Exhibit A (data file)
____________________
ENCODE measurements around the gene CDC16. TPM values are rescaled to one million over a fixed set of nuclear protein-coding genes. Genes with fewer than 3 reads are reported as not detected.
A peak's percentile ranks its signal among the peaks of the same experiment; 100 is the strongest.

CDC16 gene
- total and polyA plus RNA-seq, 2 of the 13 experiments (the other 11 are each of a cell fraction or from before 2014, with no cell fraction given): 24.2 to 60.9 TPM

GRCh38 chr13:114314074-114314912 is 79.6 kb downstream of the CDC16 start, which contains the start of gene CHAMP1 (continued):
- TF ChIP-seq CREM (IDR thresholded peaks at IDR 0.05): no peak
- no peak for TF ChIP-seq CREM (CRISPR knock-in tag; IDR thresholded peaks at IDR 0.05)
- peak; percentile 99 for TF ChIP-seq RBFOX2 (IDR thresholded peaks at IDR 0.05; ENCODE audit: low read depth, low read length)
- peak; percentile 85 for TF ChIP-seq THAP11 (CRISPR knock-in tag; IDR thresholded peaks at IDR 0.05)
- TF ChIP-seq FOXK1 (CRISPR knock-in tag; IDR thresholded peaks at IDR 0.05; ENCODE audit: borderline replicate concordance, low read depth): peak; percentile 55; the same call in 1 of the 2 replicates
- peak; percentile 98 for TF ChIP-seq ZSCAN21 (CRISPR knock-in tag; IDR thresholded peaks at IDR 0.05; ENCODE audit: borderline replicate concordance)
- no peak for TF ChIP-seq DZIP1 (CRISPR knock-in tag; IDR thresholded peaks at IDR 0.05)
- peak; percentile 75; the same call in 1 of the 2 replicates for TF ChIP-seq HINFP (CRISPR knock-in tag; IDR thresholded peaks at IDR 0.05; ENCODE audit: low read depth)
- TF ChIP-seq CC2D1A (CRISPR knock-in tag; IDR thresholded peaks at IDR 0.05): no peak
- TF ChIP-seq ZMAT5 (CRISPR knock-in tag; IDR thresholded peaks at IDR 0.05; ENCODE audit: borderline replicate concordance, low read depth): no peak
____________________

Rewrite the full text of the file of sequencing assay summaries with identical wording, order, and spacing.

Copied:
ENCODE measurements around the gene CDC16. TPM values are rescaled to one million over a fixed set of nuclear protein-coding genes. Genes with fewer than 3 reads are reported as not detected.
A peak's percentile ranks its signal among the peaks of the same experiment; 100 is the strongest.

CDC16 gene
- total and polyA plus RNA-seq, 2 of the 13 experiments (the other 11 are each of a cell fraction or from before 2014, with no cell fraction given): 24.2 to 60.9 TPM

GRCh38 chr13:114314074-114314912 is 79.6 kb downstream of the CDC16 start, which contains the start of gene CHAMP1 (continued):
- TF ChIP-seq CREM (IDR thresholded peaks at IDR 0.05): no peak
- no peak for TF ChIP-seq CREM (CRISPR knock-in tag; IDR thresholded peaks at IDR 0.05)
- peak; percentile 99 for TF ChIP-seq RBFOX2 (IDR thresholded peaks at IDR 0.05; ENCODE audit: low read depth, low read length)
- peak; percentile 85 for TF ChIP-seq THAP11 (CRISPR knock-in tag; IDR thresholded peaks at IDR 0.05)
- TF ChIP-seq FOXK1 (CRISPR knock-in tag; IDR thresholded peaks at IDR 0.05; ENCODE audit: borderline replicate concordance, low read depth): peak; percentile 55; the same call in 1 of the 2 replicates
- peak; percentile 98 for TF ChIP-seq ZSCAN21 (CRISPR knock-in tag; IDR thresholded peaks at IDR 0.05; ENCODE audit: borderline replicate concordance)
- no peak for TF ChIP-seq DZIP1 (CRISPR knock-in tag; IDR thresholded peaks at IDR 0.05)
- peak; percentile 75; the same call in 1 of the 2 replicates for TF ChIP-seq HINFP (CRISPR knock-in tag; IDR thresholded peaks at IDR 0.05; ENCODE audit: low read depth)
- TF ChIP-seq CC2D1A (CRISPR knock-in tag; IDR thresholded peaks at IDR 0.05): no peak
- TF ChIP-seq ZMAT5 (CRISPR knock-in tag; IDR thresholded peaks at IDR 0.05; ENCODE audit: borderline replicate concordance, low read depth): no peak